Chapter 5

This entry is part 06 of 44 in the series Smile

Chapter Five — The Texans

Three days later I was looking out the window of a big passenger plane. Down below the great layers of fleecy, white clouds was the Gulf of Mexico. Above us the sun was shining brightly, and in the distance were pyramids of clouds turning from white to gray, their mushroom-like formations looking like atomic blasts.

I put the lens of my camera against the window and snapped the shutter, hoping the picture would be a good one. It was beautiful.

A pretty blond stewardess came by and asked if I would care for a drink. I had a first-class passage and was in the front compartment.

“Sure,” I grinned at her, “bring a bottle of Old Hickory and some water and I’ll pour my own.” She smiled, wheeled around and disappeared. Soon she reappeared with a full bottle of Old Hickory with ice, water, and a glass. What more could I ask for?

When buying my ticket, I, being the conservative type, priced the second-class fare, but Bill had said, “Joe, go first-class. If you go to hell, go first class!” That’s my brother Bill. If he ever goes to hell, it will be on a first-class ticket.

I poured myself a drink, settled back and closed my eyes. If anyone had told me a week ago that I’d be here in the clouds, I would have told them that they were crazy; but here I was. I tried to recall exactly what had happened.

Bill had gone to Dallas, met the two Texans, read the story from the old history book, given them a big sales talk, and they had taken a plane to Managua, Nicaragua. It was the latter part of August when they arrived there, and winter was just about over. Bill had explained that in Nicaragua they don’t really have cold weather; and, that it’s hot there the year round. The average temperature is usually about eighty-three degrees, and the rainy season starts in June, lasting through September or October. This was their winter now, and the rains would be easing off. So this was the best time of year to arrive, for there would be a completely dry season ahead.

Bill’s story of his trip to Texas was extremely interesting. He had given the old boys a sales pitch using the old history book. They went for it. They all boarded a plane and flew to Managua.

Managua is a city of about one hundred and fifty thousand people and quite modern. Their intentions were to go prospecting for gold, but Bill couldn’t get the old boys out of the city.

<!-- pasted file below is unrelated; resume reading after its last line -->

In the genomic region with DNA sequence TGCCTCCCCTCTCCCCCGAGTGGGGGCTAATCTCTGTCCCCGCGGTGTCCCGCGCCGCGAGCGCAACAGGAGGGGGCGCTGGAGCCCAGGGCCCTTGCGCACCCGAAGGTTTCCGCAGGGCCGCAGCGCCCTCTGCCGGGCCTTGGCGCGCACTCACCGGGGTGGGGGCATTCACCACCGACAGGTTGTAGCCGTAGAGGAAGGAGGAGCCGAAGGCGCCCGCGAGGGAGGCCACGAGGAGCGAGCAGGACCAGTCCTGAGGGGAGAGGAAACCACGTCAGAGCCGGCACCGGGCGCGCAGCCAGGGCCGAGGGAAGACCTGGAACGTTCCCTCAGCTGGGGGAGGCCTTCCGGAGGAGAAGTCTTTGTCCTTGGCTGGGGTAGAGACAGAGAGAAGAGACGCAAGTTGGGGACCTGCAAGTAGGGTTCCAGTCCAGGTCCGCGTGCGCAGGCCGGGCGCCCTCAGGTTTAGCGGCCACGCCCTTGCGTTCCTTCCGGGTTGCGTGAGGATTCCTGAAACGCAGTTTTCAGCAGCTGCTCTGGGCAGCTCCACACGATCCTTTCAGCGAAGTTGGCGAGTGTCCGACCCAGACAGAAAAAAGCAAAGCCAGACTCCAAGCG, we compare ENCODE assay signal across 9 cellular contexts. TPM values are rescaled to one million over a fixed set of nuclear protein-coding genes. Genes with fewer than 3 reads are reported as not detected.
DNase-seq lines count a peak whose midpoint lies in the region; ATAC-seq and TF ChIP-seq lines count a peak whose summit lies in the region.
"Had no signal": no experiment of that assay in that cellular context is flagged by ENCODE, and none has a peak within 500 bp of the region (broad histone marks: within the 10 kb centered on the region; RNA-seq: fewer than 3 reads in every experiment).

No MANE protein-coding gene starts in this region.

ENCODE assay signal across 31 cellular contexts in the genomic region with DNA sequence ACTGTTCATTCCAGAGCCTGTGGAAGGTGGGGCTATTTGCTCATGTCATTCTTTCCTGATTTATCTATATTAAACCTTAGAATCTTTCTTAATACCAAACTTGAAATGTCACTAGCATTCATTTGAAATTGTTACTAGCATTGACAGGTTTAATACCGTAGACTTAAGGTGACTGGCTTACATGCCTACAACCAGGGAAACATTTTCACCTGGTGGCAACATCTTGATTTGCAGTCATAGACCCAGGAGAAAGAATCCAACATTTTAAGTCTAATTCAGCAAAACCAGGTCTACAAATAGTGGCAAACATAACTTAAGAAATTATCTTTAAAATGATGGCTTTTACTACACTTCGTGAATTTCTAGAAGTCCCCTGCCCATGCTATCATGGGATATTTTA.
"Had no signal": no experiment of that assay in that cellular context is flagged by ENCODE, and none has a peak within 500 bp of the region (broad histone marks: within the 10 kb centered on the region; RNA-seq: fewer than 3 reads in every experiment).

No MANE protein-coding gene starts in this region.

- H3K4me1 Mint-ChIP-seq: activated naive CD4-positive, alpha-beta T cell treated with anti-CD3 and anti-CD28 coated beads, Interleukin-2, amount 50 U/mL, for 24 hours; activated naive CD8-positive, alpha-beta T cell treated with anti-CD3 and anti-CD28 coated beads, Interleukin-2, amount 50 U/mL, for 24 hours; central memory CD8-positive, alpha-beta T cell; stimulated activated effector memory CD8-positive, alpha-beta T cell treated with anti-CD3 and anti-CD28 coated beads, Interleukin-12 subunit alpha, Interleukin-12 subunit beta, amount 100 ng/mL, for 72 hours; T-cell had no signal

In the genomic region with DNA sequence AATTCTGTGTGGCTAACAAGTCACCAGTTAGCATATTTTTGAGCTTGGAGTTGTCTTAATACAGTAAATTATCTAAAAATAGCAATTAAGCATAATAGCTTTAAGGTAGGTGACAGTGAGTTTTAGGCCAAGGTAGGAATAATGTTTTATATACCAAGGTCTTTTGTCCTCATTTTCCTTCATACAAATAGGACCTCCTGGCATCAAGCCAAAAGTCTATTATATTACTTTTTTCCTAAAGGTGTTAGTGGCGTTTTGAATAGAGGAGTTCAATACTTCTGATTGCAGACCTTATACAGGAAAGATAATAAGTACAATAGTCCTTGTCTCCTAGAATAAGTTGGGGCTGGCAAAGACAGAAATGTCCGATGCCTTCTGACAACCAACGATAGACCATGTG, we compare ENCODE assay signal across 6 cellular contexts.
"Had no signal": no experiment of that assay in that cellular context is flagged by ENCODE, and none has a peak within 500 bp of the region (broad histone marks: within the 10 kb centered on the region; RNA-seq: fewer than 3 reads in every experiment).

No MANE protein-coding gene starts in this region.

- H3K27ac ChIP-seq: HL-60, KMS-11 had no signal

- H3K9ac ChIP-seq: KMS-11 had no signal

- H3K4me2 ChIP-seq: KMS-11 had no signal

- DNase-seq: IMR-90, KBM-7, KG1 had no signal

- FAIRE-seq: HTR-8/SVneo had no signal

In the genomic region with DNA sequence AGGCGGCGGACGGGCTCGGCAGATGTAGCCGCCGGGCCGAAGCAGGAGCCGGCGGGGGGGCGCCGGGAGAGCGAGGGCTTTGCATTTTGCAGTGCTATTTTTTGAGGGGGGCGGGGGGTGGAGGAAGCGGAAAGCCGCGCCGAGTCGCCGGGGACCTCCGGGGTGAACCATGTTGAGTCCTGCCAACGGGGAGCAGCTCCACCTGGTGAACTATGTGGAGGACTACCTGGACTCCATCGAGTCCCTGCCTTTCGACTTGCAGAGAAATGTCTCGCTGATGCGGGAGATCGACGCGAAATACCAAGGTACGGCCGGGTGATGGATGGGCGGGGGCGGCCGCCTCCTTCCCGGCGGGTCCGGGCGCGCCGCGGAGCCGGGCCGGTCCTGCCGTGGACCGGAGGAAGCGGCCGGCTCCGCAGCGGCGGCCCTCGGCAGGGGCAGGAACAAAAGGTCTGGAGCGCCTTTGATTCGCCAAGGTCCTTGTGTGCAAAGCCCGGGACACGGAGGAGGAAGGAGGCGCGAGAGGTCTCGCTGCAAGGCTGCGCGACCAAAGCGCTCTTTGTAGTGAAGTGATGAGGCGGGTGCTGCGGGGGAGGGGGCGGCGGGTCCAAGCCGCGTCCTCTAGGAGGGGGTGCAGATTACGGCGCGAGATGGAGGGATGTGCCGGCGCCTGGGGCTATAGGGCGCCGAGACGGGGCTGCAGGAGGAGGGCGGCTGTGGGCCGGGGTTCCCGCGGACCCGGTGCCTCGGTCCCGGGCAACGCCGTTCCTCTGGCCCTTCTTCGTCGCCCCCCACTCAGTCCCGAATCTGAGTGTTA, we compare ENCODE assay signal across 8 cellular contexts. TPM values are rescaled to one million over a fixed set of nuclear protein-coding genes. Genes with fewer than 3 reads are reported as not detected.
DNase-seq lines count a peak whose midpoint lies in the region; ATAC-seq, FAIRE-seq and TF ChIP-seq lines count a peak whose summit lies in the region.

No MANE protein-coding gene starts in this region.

“Why?” I asked.

He grinned and went on. “Managua is a very fascinating city. There are about ten or twelve women to every man and are those females lookers!”

“How come so many women?” I asked.

“In the tropics there are many more girls born that boys. Besides, kids between the ages of one and five get the fever, and they die off like flies. More boys die than girls. The girls seem to be stronger and can stand a lot more fever. Also, the Army takes many of the boys. Nicaragua has quite an Army — about seven thousand soldiers — and only the boys from the city are taken. The Army doesn’t want the Indians from the bush country, so this leaves all the beautiful seƱoritas and damn few men. Also, when a man smiles at a girl down there and she smiles back, that means she will go with him. You could have a ball down there, Joe.”

“Cut it out, Bill, you know how it is with Maria and me.”

“I know,” he said, “but a little ‘strange stuff’ wouldn’t hurt you a bit. Anyhow, it seemed to agree with the two boys from Texas. I couldn’t get them out of town, but they did agree on one thing: they think they should have a gold mine in Nicaragua. Then they can have an excuse to fly dawn every so often to look over their holdings.”

“Well, the damned old goats!” I remarked. “Do they want a gold mine, or do they just want to fly down there to play?”

“What difference does it make, Joe? They are putting up the money for you to go down to look the country over, and they will back anything that looks good. We will end up with fifty percent. How can you beat that?”

Yes, how could we beat it? I was out of a job and my money was running out.

The last few nights my dreams had been of Maria wearing golden slippers, a golden gown, and I was riding a golden palomino with horseshoes made of gold. I guess I had the gold fever all right.

Maria drove me to the airport. As I sat in the airplane by a window, I saw her standing by the station waving me good-bye. Tears were running down her cheeks, but she managed a smile as we took off.

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